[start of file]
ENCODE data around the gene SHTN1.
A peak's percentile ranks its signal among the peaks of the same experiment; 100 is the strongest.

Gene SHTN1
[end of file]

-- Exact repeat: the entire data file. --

ENCODE data around the gene SHTN1.
A peak's percentile ranks its signal among the peaks of the same experiment; 100 is the strongest.

Gene SHTN1